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editorial

A man armed with an arsenal that included semi-automatic, assault-style rifles went to two mosques in Christchurch, New Zealand, this month, hunting Muslims. Alone, he killed 50 people in a matter of minutes. All he had to do was keep pulling the trigger.

Weapons of a similar lethality are available for legal sale in Canada. Anyone who takes a gun-safety course, applies for a Possession and Acquisition Licence (PAL) and passes a police background check can buy a long list of so-called non-restricted weapons. The list includes the German-made GSG-MP40 – a .22-calibre, semi-automatic rifle modelled on a type you see slung across the waists of German soldiers in Second World War movies. Its magazine holds 23 rounds.

This non-restricted weapon, along with regular hunting guns and rifles, does not need to be registered under Canada’s Firearms Act.

If you want something with even more firepower, and are willing to jump through extra bureaucratic hoops, there are weapons like the Bushmaster Quick Response Carbine Semiautomatic Tactical Rifle, on sale now. It’s a commercial version of a modern military assault rifle, and is classified in Canada as a restricted weapon. That means the purchaser has to take a second safety course, go through additional screening and apply for a Restricted PAL. The weapon must be registered with police, and its magazine is limited to five rounds.

The restricted conditions apply to a range of legally available semi-automatic rifles modelled on the AR-15, an American military assault weapon developed in the 1950s. This is the kind of gun used in a striking number of mass-victim shootings in the United States: Sandy Hook Elementary School in 2012; San Bernardino, Calif., in 2015; the Las Vegas slaughter in 2017; and the Parkland, Fla., high-school shooting last year. It fires a round – the Remington .223 – that is high-velocity and highly destructive of human flesh.

Canada’s restricted conditions also apply to range of legal semi-automatic handguns.

In 2017, there were 907,362 restricted firearms registered in Canada, according to the RCMP Commissioner of Firearms. There were another 183,068 prohibited weapons, which are otherwise banned firearms that were registered before Dec. 1, 1998, and which people can own, sell and lend thanks to a grandfather clause in the law. They include fully automatic weapons and military-grade assault rifles.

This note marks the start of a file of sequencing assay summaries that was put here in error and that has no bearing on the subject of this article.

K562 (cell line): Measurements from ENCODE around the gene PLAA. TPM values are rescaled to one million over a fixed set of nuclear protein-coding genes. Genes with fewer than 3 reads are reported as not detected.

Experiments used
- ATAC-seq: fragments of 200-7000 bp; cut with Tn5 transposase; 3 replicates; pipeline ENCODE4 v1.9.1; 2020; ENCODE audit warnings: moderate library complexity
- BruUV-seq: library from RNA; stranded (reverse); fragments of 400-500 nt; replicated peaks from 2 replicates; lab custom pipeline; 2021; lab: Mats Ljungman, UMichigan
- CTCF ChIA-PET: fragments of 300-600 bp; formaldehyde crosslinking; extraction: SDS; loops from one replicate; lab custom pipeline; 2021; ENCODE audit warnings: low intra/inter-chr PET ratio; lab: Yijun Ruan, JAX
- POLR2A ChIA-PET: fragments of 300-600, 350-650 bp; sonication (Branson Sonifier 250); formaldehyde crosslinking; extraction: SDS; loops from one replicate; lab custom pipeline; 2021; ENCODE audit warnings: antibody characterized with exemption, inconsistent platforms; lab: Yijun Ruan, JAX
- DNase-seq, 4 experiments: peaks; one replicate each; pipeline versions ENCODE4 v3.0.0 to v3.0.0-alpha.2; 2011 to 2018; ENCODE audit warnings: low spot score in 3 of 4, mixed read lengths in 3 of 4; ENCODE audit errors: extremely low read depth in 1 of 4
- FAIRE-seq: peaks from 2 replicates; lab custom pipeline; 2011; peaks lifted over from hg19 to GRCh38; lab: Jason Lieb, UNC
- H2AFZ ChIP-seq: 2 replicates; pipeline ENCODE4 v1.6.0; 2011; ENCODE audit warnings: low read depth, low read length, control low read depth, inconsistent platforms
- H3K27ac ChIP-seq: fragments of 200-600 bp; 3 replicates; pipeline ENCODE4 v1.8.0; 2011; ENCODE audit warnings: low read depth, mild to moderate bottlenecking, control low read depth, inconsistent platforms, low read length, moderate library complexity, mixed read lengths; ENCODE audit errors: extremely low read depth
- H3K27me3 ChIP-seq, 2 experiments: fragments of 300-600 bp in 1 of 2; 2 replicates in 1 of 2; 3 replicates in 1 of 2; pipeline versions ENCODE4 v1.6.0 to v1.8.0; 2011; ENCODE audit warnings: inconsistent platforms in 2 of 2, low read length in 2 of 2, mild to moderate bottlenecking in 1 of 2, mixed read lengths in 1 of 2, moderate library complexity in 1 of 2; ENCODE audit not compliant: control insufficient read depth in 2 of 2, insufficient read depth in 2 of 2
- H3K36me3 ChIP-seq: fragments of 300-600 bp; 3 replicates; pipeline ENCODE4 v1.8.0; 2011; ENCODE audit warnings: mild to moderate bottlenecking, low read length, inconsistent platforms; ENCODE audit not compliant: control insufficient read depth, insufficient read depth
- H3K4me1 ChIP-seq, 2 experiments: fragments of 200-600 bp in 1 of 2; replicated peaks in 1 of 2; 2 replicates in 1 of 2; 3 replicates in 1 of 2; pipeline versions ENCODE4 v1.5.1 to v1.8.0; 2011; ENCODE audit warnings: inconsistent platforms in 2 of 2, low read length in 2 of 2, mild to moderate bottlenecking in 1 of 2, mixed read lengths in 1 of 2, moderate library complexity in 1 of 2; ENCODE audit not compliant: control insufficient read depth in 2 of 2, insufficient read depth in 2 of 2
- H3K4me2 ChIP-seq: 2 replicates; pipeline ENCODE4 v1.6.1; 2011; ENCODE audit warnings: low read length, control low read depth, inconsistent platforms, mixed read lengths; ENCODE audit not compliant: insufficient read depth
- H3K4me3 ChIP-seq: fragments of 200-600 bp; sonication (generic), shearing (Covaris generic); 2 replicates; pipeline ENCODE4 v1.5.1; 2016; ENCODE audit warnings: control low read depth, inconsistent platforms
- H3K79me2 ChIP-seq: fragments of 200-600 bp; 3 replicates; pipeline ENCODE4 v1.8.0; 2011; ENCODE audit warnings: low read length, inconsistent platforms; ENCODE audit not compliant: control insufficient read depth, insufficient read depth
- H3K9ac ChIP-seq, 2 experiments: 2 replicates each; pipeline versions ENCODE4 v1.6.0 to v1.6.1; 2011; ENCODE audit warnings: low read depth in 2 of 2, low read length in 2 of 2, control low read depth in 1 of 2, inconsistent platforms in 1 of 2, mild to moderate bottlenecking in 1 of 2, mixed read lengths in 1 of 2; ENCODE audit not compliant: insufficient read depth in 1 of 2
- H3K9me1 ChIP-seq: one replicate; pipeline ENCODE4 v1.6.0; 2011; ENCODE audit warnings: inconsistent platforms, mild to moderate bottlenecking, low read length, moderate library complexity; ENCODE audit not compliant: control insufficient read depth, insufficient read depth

There is no record of how many unrestricted guns there are, though, thanks to the decision by the Harper government to end the national long-gun registry in 2012. And of course, there is no registry of illegal weapons.

What is known is that Canada is second in the world to only the United States in the number of guns legally imported every year, according to the 2017 Small Arms Survey.

The same survey estimated there are almost 13 million civilian-owned guns in Canada, or about 35 for every 100 people. Canada ranks fifth in the world, based on that metric.

All this to say that there are a lot of guns in Canada, including military-style semi-automatic rifles. Their magazine size is limited under the law, but a determined person can easily get around that.

This month, in the wake of the Christchurch massacre, the New Zealand government moved swiftly to ban semi-automatic military-style assault rifles that can accommodate large magazines.

In Canada, the government is close to passing a bill that would stiffen some of the rules around legal gun ownership. But is that enough to limit opportunities for mass shootings? Does it reduce the likelihood of guns being used in other crimes? The Liberals are also pondering a ban on handguns and semi-automatic military-style assault weapons.

There are a lot of questions about guns in Canada right now, and not just because of the Christchurch tragedy. We are living in the aftermath of the mass shooting on Danforth Avenue in Toronto last summer, which was carried out with illegal handguns, and the massacre at a Quebec City mosque in 2017, where the killer was a licensed owner using legally purchased guns.

At the same time, here’s a surprising statistic: Despite the huge number of guns owned by Canadians, only about a third of murders in recent years involved a firearm.

Canada’s gun-control system is not a sham. It works. But could it work better?

We’ll look at this in more detail, later this week.